When Should I Have Minimally Invasive Carpal Tunnel Surgery?
Carpal Tunnel Continues To Create Chaos
Carpal tunnel syndrome or CTS is not just a buzzword in health and safety circles. CTS is a serious condition affecting 12 million Americans. Doctors perform carpal tunnel surgery, the procedure to correct the condition, about 260,000 times a year. But surgery is not for everyone. People with pain stemming from carpal tunnel should understand what’s happening and when surgery is best.
Feeling the pressure?
Starting from the forearm, through the wrist, to the center of the palm is the carpal tunnel. Running through the carpal tunnel are 9 flexor tendons and the median nerve. The median nerve branches out to the thumb, index, middle finger and part of the ring finger. This nerve provides feeling to these fingers. Sometimes, the carpal tunnel becomes inflamed and presses on the median nerve. This is CTS and can cause mild to severe pain and numbness. Some persons will even experience muscle weakness and poor grip strength.
Are you at risk for CTS?
CTS typically happens to persons in the workplace who place repetitive stress on the hands and wrists. Candidates for CTS include construction workers, people using keyboards and assembly work. The pain is often worse at night, after a long day’s work. Pregnant women, persons with obesity, diabetes, and rheumatoid arthritis also develop CTS. Doctors treat CTS with a mix of ergonomic education, physical therapy, splinting, and medication. However, there are thousands of people who need minimally invasive carpal tunnel surgery to get real relief.
How carpal tunnel surgery can help
Minimally invasive carpal tunnel surgery aims to provide breathing room for the median nerve. In the past, hand surgeons performed open surgery. Now using an endoscope, surgeons can perform minimally invasive procedures. An endoscope has a high powered camera to give surgeons full view of the carpal tunnel. Using small incisions, the surgeon inserts the endoscope and micro tools into the hand. Then the carpal ligament gets cut to release the pressure on the median nerve. Finally, the tools are removed and the incisions stitched up. The gap will fill with scar tissue during the healing process.
Having surgery: are you a candidate?
Everyone with carpal tunnel doesn’t need surgery. Pregnant women, for instance, often get relief after childbirth. Most cases are mild and are fixed with simple habit changes. But if the patient has had carpal tunnel for a long time, then surgery may be the best solution. At this point, the candidate may be losing grip strength. To avoid any longterm damage, persons with a long history of CTS should have surgery as soon as possible.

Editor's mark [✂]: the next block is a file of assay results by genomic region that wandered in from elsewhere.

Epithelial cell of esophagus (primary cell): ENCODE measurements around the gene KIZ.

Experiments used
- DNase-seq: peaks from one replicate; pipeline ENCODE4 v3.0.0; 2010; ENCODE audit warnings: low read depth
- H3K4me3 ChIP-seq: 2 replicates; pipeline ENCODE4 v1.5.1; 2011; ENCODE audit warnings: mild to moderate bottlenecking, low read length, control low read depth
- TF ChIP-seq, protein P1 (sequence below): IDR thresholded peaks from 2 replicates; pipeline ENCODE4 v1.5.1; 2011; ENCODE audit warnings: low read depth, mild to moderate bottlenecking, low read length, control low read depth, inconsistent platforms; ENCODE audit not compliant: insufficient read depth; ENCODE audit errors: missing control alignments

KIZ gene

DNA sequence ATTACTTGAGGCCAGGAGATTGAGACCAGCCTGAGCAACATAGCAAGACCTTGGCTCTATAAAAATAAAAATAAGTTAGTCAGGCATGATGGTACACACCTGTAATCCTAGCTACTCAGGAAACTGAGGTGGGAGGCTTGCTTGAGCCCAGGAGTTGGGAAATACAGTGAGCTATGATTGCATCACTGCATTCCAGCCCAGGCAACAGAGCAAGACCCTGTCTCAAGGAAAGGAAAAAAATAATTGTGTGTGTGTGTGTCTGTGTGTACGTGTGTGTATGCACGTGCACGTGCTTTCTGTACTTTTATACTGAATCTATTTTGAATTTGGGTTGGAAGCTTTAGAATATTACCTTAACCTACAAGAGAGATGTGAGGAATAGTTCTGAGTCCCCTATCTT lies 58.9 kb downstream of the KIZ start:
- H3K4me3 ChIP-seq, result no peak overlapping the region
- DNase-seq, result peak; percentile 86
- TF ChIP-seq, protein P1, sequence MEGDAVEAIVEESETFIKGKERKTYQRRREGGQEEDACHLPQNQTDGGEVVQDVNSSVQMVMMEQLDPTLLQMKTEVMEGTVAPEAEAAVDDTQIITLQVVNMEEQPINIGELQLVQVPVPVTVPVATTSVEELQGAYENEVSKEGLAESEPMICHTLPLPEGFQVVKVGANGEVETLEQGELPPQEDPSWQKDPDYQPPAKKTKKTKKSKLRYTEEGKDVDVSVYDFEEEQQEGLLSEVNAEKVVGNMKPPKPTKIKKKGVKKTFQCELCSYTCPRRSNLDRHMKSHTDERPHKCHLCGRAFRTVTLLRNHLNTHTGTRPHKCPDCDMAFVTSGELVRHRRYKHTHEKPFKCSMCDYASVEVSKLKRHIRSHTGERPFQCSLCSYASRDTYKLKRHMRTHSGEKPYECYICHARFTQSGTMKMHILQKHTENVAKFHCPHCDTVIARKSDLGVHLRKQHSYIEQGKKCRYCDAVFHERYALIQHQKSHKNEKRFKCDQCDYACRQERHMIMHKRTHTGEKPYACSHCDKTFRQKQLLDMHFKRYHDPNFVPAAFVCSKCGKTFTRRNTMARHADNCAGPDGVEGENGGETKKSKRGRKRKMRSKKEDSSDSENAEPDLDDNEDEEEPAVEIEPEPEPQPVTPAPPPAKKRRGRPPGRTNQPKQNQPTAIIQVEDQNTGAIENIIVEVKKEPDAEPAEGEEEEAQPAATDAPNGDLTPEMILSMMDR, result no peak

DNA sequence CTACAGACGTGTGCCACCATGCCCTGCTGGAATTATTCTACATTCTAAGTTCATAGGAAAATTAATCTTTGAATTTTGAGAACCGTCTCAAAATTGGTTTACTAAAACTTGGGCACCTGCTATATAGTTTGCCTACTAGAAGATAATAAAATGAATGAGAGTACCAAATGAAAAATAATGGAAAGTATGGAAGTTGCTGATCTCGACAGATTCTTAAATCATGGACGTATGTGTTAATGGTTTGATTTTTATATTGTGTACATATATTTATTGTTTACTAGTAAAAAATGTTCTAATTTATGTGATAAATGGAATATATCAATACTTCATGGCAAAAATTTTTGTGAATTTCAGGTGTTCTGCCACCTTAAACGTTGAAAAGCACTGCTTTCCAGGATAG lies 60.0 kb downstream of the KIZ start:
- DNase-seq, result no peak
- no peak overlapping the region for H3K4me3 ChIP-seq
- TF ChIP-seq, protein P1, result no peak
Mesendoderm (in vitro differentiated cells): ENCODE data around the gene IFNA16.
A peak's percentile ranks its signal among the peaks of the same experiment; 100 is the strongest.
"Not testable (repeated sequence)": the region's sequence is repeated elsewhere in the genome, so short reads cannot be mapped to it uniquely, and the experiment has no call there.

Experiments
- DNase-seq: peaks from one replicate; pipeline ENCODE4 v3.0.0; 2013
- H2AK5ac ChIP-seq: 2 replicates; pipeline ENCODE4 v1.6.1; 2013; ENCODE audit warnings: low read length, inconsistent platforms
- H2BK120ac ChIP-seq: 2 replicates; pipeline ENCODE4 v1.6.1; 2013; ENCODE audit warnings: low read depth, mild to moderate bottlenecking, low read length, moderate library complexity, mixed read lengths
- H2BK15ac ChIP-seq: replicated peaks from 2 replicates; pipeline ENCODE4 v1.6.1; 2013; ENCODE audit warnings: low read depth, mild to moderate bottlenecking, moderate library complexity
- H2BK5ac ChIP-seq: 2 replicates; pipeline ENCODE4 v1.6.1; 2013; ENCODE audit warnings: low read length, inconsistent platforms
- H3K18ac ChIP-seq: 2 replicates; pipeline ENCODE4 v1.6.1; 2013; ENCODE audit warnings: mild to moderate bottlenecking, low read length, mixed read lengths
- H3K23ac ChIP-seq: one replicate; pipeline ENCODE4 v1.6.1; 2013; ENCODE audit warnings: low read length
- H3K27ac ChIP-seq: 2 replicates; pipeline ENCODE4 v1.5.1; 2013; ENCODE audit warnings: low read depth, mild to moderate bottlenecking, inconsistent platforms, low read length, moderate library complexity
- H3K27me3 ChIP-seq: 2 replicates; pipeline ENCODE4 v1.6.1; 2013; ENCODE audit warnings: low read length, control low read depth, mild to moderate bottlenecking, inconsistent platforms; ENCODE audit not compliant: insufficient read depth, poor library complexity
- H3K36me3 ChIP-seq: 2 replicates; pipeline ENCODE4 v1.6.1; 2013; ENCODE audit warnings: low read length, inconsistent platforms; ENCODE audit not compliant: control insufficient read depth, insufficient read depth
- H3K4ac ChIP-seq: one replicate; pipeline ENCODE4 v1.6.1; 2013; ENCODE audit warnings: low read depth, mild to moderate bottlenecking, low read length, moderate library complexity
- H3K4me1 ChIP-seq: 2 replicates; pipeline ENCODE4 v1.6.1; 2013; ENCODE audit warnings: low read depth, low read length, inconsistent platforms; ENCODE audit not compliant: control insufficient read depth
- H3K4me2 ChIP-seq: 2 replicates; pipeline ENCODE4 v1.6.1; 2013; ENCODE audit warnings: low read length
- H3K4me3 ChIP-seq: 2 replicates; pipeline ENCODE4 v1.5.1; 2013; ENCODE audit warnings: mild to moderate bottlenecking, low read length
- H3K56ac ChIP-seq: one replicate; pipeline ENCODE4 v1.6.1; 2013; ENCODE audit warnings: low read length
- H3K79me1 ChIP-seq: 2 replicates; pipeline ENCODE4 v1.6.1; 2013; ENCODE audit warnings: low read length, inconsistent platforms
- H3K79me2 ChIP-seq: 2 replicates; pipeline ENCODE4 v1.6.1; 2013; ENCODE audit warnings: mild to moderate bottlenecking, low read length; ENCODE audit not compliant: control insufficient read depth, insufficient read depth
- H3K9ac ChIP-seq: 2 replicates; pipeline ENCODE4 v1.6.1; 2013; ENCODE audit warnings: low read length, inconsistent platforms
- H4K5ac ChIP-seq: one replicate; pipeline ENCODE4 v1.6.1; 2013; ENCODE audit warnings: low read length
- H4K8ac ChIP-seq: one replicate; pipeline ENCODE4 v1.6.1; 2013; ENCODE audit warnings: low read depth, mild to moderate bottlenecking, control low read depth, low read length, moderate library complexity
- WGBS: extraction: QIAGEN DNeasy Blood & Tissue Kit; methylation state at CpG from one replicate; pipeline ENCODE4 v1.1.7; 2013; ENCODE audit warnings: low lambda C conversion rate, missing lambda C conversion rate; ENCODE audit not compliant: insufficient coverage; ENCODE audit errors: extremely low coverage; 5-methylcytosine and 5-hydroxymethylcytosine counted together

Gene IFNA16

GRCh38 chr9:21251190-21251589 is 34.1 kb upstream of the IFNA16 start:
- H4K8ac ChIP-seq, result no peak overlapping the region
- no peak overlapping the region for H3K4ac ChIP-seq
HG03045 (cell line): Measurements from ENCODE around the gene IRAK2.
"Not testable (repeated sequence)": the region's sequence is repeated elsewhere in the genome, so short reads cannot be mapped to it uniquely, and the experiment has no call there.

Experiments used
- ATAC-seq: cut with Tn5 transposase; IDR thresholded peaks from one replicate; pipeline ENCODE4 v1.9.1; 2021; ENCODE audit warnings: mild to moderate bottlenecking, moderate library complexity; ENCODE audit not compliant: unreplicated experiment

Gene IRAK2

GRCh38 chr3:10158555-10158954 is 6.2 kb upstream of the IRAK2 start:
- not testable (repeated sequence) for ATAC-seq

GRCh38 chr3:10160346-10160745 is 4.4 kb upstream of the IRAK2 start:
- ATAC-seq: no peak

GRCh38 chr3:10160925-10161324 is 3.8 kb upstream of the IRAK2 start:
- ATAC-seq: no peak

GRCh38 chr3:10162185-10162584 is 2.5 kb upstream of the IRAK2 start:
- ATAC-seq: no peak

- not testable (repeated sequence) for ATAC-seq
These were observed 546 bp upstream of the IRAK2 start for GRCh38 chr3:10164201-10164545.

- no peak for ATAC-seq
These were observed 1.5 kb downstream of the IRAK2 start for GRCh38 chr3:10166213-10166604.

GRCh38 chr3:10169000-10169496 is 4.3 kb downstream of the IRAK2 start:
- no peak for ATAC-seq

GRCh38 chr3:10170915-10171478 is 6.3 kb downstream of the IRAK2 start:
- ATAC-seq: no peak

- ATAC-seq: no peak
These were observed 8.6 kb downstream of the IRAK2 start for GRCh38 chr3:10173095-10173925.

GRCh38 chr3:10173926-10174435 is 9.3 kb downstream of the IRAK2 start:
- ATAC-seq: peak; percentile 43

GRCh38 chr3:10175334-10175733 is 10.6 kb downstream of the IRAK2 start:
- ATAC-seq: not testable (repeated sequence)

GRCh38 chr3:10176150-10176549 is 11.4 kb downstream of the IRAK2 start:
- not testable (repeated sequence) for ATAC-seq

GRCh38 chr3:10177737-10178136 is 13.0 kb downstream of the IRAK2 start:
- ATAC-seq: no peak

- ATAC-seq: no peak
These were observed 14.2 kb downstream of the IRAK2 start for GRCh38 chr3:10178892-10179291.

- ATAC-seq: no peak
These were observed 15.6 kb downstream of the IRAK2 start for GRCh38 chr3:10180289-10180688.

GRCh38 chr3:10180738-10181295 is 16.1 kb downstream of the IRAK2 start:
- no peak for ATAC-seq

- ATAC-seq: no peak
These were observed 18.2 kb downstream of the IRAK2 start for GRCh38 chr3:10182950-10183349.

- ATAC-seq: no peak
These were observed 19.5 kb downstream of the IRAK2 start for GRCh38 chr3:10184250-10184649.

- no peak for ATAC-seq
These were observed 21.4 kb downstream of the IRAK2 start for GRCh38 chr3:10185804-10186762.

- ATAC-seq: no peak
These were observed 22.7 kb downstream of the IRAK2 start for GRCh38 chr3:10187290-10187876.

Did you pass the test?
Doctors will know a patient surgery is best if the patient fails a nerve conduction test. To complete the test, the doctor attaches electrodes to the palm. Then an electrical current gets passed through the median nerve. If the electrical impulses do not respond well, the median nerve could be severely impacted. Many doctors don’t perform nerve tests, as physical tests can confirm CTS. However, based on the results, doctors may go straight to surgery instead of conventional treatment.
When you’ve tried it all
There are several non-surgical treatments for CTS. Doctors can treat most cases with icepacks, medication and physical therapy. Even corticosteroid injections can bring longterm relief. However, if none of these methods work, consider minimally invasive surgery. Doctors will know when to suggest carpal release based on the timeframe of unsuccessful treatment.
Time to release those aching nerves
Carpal tunnel can put a damper on work and personal life. The good news is that surgery has an over 90% success rate, with few persons need corrective surgery. So when’s the best time to have surgery? When the damage is severe and the usual treatments fail. Speak with a doctor to start a plan to bring much-needed relief today.
No. Because anesthesia is required for surgeries, we cannot let anyone drive themselves home following a procedure. We ask that you arrange for a family member or close friend to drive you to and from the facility on the day of your appointment. You also need a responsible adult to stay with you for 24 hours after receiving anesthesia.
Our fees cover the use of the facility only. Facility fees do not include laboratory, pathology, surgeon, anesthesiologist or certified nurse anesthetist fees, nor does it include the cost of any implants used for your surgery. You will be billed separately for these fees.
Yes. Before surgery, you and your anesthesia provider will sit down to discuss your medical history and review the anesthesia plan; this is when you’ll be able to voice all of your questions and concerns. Feel free to call our admissions nurse if you have concerns that should be addressed prior to the day of surgery.
No. Your physician, along with the other medical service providers, including anesthesia, radiology or pathology specialists, who use this facility are independent contractors. Because these individuals are not employed by our facility, we are not responsible or liable for their acts or omissions.